[D]emocracy gives [the beatification of mediocrity] a certain appearance of objective and demonstrable truth. The mob man, functioning as citizen, gets a feeling that he is really important to the world - that he is genuinely running things.
Out of his maudlin herding after rogues and mountebanks there comes to him a sense of vast and mysterious power—which is what makes archbishops, police sergeants, the grand goblins of the Ku Klux and other such magnificoes happy. And out of it there comes, too, a conviction that he is somehow wise, that his views are taken seriously by his betters - which is what makes United States Senators, fortune tellers and Young Intellectuals happy. Finally, there comes out of it a glowing consciousness of a high duty triumphantly done which is what makes hangmen and husbands happy.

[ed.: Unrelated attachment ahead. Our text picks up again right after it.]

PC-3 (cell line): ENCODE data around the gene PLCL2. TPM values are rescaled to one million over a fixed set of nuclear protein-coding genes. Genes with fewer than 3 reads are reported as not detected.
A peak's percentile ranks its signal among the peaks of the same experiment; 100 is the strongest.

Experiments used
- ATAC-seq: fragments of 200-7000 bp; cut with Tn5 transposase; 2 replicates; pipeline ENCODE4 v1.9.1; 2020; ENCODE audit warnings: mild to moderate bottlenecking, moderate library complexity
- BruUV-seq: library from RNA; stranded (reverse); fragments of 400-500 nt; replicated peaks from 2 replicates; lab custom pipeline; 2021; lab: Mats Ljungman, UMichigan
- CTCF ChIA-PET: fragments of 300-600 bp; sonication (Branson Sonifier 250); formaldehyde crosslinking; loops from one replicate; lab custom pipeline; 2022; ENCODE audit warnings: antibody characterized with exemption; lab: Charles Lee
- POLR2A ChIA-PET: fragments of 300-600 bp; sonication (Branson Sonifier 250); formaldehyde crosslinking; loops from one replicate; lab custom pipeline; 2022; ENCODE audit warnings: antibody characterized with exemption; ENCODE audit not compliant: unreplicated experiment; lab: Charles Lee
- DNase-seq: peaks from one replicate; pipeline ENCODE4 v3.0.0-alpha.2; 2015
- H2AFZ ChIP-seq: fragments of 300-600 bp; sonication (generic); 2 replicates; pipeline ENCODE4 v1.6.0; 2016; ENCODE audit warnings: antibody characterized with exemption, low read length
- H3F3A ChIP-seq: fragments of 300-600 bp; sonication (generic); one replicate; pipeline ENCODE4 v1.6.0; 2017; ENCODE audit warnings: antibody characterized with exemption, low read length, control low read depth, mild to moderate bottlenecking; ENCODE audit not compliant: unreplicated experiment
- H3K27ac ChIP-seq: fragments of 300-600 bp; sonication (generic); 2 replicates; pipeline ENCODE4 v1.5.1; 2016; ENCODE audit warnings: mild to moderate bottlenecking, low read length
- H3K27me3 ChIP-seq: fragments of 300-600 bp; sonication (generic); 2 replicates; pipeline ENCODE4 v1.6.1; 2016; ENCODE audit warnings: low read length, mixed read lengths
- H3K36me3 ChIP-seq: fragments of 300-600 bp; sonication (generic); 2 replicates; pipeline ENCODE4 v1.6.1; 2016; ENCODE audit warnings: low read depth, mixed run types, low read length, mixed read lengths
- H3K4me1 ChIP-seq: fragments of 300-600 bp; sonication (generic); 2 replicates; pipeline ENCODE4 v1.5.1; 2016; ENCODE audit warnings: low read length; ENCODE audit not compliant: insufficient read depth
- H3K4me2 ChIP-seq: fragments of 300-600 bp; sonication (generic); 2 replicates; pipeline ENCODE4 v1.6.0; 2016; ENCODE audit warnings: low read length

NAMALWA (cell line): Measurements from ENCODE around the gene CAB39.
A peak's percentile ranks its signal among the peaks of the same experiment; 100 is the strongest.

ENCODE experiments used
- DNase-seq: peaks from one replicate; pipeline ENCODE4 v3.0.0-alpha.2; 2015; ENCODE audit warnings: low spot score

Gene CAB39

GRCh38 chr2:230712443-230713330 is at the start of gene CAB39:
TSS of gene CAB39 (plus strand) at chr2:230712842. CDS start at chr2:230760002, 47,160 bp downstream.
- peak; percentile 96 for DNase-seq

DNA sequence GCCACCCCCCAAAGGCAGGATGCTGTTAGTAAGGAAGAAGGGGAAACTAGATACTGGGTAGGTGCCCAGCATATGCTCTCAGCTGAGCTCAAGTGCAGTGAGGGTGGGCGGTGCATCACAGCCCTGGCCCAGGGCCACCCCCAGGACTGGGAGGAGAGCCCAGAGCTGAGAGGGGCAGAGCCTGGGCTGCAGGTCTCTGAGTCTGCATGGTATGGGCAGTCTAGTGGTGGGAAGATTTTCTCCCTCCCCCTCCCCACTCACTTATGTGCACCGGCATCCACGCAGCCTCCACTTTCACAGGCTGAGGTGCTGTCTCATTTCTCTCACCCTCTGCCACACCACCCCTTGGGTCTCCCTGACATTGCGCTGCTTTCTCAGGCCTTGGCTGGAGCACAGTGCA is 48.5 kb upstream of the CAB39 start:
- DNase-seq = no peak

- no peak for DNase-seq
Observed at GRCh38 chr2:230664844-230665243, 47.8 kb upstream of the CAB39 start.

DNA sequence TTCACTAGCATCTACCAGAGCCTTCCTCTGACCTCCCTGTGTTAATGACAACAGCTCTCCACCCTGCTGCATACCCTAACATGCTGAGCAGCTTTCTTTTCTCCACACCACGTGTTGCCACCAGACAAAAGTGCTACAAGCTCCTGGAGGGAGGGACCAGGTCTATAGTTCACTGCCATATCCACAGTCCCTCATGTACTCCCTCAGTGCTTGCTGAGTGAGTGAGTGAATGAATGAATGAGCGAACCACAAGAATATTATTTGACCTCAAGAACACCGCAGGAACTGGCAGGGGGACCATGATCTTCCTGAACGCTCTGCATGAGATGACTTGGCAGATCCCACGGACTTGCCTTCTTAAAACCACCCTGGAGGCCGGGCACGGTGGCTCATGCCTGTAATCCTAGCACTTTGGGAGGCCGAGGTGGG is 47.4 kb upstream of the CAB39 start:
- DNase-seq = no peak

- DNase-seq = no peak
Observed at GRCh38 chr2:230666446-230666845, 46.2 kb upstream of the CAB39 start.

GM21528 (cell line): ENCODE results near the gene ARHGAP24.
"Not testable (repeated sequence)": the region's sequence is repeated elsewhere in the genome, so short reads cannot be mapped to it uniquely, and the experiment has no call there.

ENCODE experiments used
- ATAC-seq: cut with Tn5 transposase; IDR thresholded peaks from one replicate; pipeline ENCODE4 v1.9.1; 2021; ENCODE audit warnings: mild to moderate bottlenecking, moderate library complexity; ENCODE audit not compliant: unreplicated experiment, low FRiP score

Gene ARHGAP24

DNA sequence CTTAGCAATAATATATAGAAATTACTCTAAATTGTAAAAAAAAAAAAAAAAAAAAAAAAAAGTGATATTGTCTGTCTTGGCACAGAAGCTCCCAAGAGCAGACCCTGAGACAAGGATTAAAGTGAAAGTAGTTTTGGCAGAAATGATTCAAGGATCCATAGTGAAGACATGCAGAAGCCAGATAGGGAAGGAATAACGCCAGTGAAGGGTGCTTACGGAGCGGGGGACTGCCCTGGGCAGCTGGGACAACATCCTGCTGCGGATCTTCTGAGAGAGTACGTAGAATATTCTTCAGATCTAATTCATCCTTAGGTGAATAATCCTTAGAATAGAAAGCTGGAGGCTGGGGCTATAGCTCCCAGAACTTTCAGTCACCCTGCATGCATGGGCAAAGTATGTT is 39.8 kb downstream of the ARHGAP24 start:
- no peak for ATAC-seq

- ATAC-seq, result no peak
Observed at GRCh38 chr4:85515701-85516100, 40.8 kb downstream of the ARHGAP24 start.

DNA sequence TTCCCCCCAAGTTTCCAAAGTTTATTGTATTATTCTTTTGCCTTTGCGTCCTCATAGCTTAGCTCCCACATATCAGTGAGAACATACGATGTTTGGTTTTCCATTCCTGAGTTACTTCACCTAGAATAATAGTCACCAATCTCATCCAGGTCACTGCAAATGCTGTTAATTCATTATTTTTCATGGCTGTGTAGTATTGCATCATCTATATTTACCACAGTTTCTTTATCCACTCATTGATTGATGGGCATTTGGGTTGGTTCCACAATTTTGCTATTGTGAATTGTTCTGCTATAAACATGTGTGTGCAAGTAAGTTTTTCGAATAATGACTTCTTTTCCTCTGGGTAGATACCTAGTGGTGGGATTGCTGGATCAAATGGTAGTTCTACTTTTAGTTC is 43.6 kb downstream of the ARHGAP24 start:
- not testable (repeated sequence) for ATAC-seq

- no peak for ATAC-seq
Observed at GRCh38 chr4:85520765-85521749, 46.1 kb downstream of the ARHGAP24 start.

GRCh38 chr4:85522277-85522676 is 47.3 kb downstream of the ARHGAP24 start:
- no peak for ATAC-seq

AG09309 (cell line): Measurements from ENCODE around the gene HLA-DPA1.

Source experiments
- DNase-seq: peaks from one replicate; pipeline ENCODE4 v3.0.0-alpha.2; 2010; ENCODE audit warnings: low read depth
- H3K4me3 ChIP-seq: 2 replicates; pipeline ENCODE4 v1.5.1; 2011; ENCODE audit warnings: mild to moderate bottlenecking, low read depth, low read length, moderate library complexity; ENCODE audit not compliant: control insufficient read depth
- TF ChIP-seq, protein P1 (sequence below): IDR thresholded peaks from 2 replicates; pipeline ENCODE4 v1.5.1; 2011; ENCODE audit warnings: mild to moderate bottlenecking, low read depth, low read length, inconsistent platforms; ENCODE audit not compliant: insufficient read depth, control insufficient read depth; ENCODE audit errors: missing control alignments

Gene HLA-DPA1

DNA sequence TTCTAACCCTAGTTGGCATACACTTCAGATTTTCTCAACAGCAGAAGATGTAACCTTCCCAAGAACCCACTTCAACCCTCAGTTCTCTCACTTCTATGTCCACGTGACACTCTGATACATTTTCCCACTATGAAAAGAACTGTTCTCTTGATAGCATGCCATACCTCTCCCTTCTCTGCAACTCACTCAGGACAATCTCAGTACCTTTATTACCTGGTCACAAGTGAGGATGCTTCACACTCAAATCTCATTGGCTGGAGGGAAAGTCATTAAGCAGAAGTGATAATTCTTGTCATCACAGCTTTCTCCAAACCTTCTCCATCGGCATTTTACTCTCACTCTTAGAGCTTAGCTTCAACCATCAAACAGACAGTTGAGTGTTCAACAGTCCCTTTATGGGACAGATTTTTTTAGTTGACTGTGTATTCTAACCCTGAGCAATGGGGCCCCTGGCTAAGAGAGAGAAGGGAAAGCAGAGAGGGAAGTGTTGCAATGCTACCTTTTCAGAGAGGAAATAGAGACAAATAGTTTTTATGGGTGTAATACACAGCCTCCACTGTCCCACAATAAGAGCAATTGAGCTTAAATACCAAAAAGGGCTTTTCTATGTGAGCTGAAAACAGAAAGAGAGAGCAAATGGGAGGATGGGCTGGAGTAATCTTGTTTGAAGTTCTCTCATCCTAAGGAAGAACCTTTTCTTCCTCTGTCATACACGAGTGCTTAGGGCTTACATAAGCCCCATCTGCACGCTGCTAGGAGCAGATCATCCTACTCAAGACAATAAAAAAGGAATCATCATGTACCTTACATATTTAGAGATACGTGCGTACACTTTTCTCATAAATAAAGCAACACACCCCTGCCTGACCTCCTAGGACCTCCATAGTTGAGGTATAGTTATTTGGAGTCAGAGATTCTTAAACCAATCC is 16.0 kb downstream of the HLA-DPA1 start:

Mencken, being an elitist of sorts, took a sarcastically bemused outlook towards democracy -- not so much as a political structure but as a thoroughly egalitarian system. One should not make too harsh a judgment of the man, though; he was actually more colorful than that.
Still, such a view as represented above is in line with my thoughts on blogging nowadays: are we really making a difference? Or has blogging become a mere palliative to keep us happy in the thought that we are -- when we aren't, really?